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Does anyone still own banks? The market hates them and seemingly has been selling them off every day. But amid the pessimism is opportunity, and I believe BB&T (BBT) is a great way to play it.

Think of BB&T as a giant local bank. Its customers are local businesses, and its competitors are local banks and thrifts. BB&T isn't trying to lend to HCA (HCA) or McDonald's (MCD); it is lending to the local hospital and the local McDonald's franchisee. With scale and expertise that its local competition can't match, BB&T competes very effectively for the business it wants. That is why historically the bank has had superior ROEs.

Also consider the footprint. The Southeastern US should have strong growth long-term, and that plays well to BB&T's top 5 deposit market shares in the Carolinas, Virginia, Florida, etc. And the deposit franchise is excellent. The bank has over $100b in deposits, with only 20% in higher cost CDs. That's about the same as its non-interest bearing deposits, so its funding costs are low.

The bank also has excellent brand equity. In other words, BB&T has avoided problems like robo-signing, mortgage repurchases on rep and warranty issues, selling clients worthless assets, etc.. BB&T was among the first to pay back TARP, and surveys suggest its customers appreciate the bank.

Let's not ignore the risks, however, which we hear about almost every day now. Increased regulation and higher capital requirements will have an impact on the industry, including BB&T. Regulations could curtail various fees the banks earn, but ultimately the banks will find a way to offset that. How? Well, the days of the free checking account will probably be over soon, with the industry charging most customers to have a checking account. The transition may be tricky, but that is the long-term solution.

Higher capital requirements are a bigger concern in my mind. BB&T will be hard pressed to get back to the years of 20+% ROE. But mid-teens ROEs should be attainable for BB&T, and I am comfortable with that. Plus, there will be plenty of banks that cannot earn their cost of capital without leveraging the balance sheet, and they should make for very attractive acquisition targets for BB&T.

The weak economy is another risk, and a double dip recession would be bad for the industry (and plenty of others as well). The bank is better positioned today than in 2007, so it should be able to withstand a bad economy better. For example, NPA-generating development and construction loans are down to $3b from $9b a few years ago.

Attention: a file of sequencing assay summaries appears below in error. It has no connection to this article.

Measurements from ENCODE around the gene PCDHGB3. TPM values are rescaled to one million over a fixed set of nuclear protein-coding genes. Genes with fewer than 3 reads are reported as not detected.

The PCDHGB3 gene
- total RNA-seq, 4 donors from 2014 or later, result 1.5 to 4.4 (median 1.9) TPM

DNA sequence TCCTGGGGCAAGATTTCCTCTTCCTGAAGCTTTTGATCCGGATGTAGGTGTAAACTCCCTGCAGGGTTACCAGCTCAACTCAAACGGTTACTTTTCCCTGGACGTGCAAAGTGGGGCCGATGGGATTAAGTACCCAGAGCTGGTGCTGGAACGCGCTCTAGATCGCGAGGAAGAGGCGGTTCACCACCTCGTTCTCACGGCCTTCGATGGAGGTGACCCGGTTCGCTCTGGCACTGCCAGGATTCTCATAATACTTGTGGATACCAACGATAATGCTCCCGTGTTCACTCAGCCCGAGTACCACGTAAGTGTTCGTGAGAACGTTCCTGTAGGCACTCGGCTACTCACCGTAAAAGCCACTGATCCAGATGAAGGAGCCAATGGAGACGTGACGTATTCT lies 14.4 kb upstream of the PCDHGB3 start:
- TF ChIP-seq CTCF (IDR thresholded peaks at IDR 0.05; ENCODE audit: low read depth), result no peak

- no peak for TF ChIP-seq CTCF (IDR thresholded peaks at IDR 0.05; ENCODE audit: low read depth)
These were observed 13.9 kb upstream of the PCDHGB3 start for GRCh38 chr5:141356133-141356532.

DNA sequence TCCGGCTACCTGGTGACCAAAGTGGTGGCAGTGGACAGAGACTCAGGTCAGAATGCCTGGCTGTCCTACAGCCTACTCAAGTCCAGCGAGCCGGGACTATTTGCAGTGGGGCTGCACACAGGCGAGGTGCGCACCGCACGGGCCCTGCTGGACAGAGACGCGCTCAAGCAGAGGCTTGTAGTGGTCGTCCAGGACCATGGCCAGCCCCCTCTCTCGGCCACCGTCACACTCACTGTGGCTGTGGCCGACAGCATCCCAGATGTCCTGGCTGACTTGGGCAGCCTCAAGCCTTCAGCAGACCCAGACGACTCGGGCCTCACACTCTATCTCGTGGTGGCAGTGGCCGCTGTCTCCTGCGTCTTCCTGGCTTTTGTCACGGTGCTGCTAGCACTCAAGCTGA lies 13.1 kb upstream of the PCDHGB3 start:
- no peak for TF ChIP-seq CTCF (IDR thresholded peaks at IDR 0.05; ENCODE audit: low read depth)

So what is BB&T worth? Let's look at it the way an acquirer of a community bank would. We start with tangible book value - by year-end 2012 I expect that to reach about $19/sh. Then we have to estimate the value of the deposit franchise. Remember, the bank has low funding costs due to its great deposit base. In fact, its interest cost on deposits is just over 1/2%. Long-term debt costs 4%, but they only have to pay depositors 1/2%! Let's say the long-term advantage is really closer to 2% rather than the current 3+%. After tax the advantage falls to 1.5%. So BB&T saves 1.5%, or 1.5 cents, each year after-tax due to its deposit franchise. If we put a 10x multiple on that stream we get $.15 per $1 of deposit. Multiply the $.15 per $1 of deposit by the total deposit base and divide by the number of shares, you get about $22/sh by y/e 2012.

Finally we add in the value of the insurance brokerage business. BB&T has made numerous acquisitions in this area and has been able to turn it into a good business. Based on comparables, I value this piece at $4/sh. And since most of the players in the industry have little or negative tangible book (due to numerous acquisitions and lack of capital requirements), we don't need to allocate any of BB&T's tangible book to this business.

Add it all up, and I come to an estimated value of BB&T of $45/sh by year-end 2012. The stock is currently trading around $26/sh, so if I am right the stock should do very well.

If you want more details, you can listen to my podcast on BB&T.

Disclosure: My clients and I are long BBT.

Source: BB&T: A Great Bank in a Hated Industry